In the span of two games, the Mavericks have exposed themselves. Young, with some talent. Old, with some injuries. Edgy and gritty. Except when they're not. In other words, very inconsistent in the frightfully small sample size that is two NBA games.and more »
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Well, that didn't take long.
In the span of two games, the Mavericks have exposed themselves. Young, with some talent. Old, with some injuries.
Edgy and gritty. Except when they're not.
In other words, very inconsistent in the frightfully small sample size that is two NBA games.
We've seen the good in the home-opening 140-136 win over Minnesota and the bad in the 121-100 loss at Phoenix.
What Mavs rookie Luka Doncic showcased on a night where the American Airlines Center felt like 'the old days'
If this is what we have to look forward to for the next 80 games, it's going to be choppier than any ride you've had at 38,000 feet.
Coach Rick Carlisle has said it's up to the staff to whip this crew into some sort of consistency. It would be nice for everybody if it's the sort of consistency that produced three solid quarters of basketball Saturday. After giving up an absurd 46 points in the first quarter to the Wolves, they allowed "only" 90 in the last three quarters.
So far this season, that qualifies as handcuff defense.
"We played with a little more edge, a little more pride, but again, we can't get down like that," said Wesley Matthews, who bristles about the fact that the Mavericks have surrendered an average of 128.5 points in the first two games. "As soon as our defense shows up, we'll be a tough team.
"Offense is not going to be one of our issues."
Luka Doncic, Dennis Smith Jr. and, perhaps starting Monday night, Harrison Barnes, will make sure of that. The Mavericks have playmakers to burn, including new center DeAndre Jordan and Dwight Powell, J.J. Barea and others off the bench.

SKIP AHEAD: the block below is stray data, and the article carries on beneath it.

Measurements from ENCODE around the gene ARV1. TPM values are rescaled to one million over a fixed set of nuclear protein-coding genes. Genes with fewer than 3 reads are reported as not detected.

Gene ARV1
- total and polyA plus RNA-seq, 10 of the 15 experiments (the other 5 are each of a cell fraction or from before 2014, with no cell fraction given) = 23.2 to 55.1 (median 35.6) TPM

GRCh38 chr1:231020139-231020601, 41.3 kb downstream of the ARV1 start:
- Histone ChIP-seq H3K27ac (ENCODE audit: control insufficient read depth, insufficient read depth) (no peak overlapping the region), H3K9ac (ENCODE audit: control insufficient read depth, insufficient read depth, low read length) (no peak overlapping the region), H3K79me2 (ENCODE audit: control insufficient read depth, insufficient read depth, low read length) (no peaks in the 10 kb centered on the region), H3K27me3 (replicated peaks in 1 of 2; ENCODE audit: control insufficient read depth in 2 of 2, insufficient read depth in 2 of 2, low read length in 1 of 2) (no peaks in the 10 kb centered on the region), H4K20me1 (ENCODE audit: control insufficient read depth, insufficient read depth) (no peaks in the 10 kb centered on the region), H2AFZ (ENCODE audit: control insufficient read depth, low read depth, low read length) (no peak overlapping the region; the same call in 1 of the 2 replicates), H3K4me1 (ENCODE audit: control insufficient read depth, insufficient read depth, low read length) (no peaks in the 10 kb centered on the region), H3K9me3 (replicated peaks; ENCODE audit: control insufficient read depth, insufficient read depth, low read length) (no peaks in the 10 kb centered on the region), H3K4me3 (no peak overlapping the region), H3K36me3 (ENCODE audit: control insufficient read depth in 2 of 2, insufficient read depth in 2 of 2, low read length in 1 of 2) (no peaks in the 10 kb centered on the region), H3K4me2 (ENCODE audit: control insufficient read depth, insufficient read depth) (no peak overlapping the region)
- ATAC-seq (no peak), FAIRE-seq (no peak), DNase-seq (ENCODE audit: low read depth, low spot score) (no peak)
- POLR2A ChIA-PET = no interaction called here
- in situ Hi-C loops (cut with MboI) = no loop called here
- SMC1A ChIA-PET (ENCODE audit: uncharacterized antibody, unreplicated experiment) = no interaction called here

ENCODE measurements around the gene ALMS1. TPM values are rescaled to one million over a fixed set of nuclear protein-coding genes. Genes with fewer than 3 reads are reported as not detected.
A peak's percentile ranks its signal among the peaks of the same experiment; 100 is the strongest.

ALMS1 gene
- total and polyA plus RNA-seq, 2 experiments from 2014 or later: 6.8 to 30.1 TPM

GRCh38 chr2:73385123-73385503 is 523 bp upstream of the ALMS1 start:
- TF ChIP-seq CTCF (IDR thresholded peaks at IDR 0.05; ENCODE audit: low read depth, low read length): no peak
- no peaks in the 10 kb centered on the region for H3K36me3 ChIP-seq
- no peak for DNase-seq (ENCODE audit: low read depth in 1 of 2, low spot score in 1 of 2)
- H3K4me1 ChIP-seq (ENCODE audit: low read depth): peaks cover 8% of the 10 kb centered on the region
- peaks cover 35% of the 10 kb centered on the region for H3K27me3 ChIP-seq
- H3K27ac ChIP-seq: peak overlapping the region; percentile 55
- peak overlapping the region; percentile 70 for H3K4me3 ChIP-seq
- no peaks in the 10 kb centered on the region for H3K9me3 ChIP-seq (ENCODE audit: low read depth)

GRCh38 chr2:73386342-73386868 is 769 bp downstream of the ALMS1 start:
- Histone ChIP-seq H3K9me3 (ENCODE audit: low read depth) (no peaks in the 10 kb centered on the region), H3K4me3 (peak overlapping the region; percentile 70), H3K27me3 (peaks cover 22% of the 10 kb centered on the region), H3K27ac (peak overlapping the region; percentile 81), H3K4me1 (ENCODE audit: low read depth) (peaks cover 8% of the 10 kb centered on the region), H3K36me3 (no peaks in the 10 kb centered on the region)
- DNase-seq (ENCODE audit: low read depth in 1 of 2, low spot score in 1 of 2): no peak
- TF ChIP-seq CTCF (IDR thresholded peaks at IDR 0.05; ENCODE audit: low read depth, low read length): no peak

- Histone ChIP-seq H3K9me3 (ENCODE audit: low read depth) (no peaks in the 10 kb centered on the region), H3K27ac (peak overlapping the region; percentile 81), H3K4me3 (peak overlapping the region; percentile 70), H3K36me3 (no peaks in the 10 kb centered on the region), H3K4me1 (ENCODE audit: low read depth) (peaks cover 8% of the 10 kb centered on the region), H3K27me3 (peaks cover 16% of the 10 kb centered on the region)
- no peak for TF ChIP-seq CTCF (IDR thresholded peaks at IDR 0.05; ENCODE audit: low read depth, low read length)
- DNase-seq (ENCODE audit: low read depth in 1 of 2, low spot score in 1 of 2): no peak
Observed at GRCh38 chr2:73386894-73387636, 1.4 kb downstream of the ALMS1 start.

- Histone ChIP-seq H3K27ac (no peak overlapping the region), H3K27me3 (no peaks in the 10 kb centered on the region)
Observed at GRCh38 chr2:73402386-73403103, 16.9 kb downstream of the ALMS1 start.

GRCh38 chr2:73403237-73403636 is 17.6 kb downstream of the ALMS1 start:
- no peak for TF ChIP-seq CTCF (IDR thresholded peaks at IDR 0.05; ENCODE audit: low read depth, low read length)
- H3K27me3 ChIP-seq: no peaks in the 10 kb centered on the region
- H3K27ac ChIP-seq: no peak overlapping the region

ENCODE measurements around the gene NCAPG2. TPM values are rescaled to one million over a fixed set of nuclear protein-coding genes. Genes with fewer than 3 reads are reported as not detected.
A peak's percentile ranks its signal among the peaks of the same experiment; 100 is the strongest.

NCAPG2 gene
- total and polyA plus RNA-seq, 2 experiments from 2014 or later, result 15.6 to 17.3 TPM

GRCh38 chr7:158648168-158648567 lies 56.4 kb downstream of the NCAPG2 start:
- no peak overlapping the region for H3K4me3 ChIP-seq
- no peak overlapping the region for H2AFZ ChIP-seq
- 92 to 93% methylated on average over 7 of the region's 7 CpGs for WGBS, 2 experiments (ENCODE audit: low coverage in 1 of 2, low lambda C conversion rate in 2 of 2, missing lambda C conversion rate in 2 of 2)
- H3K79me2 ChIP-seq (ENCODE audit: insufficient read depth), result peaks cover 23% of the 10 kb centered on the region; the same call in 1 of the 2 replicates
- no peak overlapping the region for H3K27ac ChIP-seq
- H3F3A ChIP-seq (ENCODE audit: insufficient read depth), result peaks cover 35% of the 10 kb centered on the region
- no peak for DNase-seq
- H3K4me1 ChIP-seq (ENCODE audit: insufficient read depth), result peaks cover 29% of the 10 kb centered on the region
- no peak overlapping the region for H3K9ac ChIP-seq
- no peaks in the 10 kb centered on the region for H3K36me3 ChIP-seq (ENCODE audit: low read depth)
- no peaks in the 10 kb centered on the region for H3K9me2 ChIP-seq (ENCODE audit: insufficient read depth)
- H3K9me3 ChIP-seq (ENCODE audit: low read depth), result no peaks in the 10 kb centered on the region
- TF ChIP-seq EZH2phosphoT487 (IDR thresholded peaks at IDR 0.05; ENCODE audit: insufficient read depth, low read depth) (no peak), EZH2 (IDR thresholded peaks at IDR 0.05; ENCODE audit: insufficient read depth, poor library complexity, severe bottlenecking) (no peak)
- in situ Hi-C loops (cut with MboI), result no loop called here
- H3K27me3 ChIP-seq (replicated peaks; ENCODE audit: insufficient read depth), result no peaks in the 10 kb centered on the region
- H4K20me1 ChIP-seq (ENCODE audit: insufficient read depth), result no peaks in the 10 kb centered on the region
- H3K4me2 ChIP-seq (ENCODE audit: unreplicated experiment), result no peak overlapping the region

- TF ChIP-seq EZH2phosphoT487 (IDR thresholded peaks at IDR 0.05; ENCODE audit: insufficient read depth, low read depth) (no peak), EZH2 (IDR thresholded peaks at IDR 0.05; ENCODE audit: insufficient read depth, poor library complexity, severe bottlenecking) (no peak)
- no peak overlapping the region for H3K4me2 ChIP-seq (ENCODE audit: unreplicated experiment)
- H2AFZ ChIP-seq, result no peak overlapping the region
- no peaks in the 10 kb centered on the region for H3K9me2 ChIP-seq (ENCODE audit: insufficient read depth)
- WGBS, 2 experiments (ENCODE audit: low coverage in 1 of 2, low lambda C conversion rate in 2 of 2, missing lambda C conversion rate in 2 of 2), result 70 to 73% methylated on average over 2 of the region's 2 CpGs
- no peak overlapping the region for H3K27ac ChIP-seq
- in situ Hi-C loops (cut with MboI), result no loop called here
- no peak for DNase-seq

As they say, growing some teeth and backbone are going to be the critical factors that will turn this group into a relevant threat in the Western Conference. If they play with the passion that was on display for the last three quarters Saturday, this team will deliver the goods.
And by that, we mean entertainment value and a fair amount of victories.
Part of this equation rests with Carlisle, of course. He has to make decisions that often do not sit well with some of his players.
You could tell when he yanked Smith in the first quarter Saturday that the second-year point guard was not thrilled.
"After the bad start, all the starters got pulled, and they weren't happy about it," Carlisle said. "They wanted to stay in there. But Dennis bounced back and made plays that were the decisive, winning plays in the game.
"And that's what character is. Luka, after a disappointing start, got himself into the game with aggression and was making plays at both ends. We had some guys play great."
That helps, too, of course.
Two other things have become clear in the first week of the season.
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First, the Mavericks are going to rely on at least 10 players, and sometimes more than that, per game. They played a dozen in the opener and 10 contributed in the win over Minnesota.
"Everything is on the table," Carlisle said. "When you're missing guys like Barnes and Dirk [Nowitzki], you become a sum-of-the-parts-type team. Everybody can bring something positive to our game. We've got to be ready to pull the trigger on getting them in there if there's a need."
Second, watching Smith and Doncic build chemistry is going to be fascinating. Even those on the outside can see the potential.
"Terrific talents," Minnesota coach Tom Thibodeau said. "They have bright futures. They're basketball players. And that's sort of the way the league is going. They have terrific young talent coming through the pipeline -- Jalen Brunson as well."
World according to Wesley: Matthews had an interesting take on the ridiculous league-wide scoring binge early in the season.
"I know it's good for viewing," he said. "But we've got to be able to stop somebody. It's only entertaining if you win. Otherwise, it's a hell of a film session when you lose."
Matthews was less concerned with his 3-of-15 shooting, which is where he stood before making the final four shots he took Saturday.
"Shooters shoot," he said. "Shoot to get hot. Shoot to stay hot. Short-term memory. If I miss, I think it's the rim's fault, not mine."
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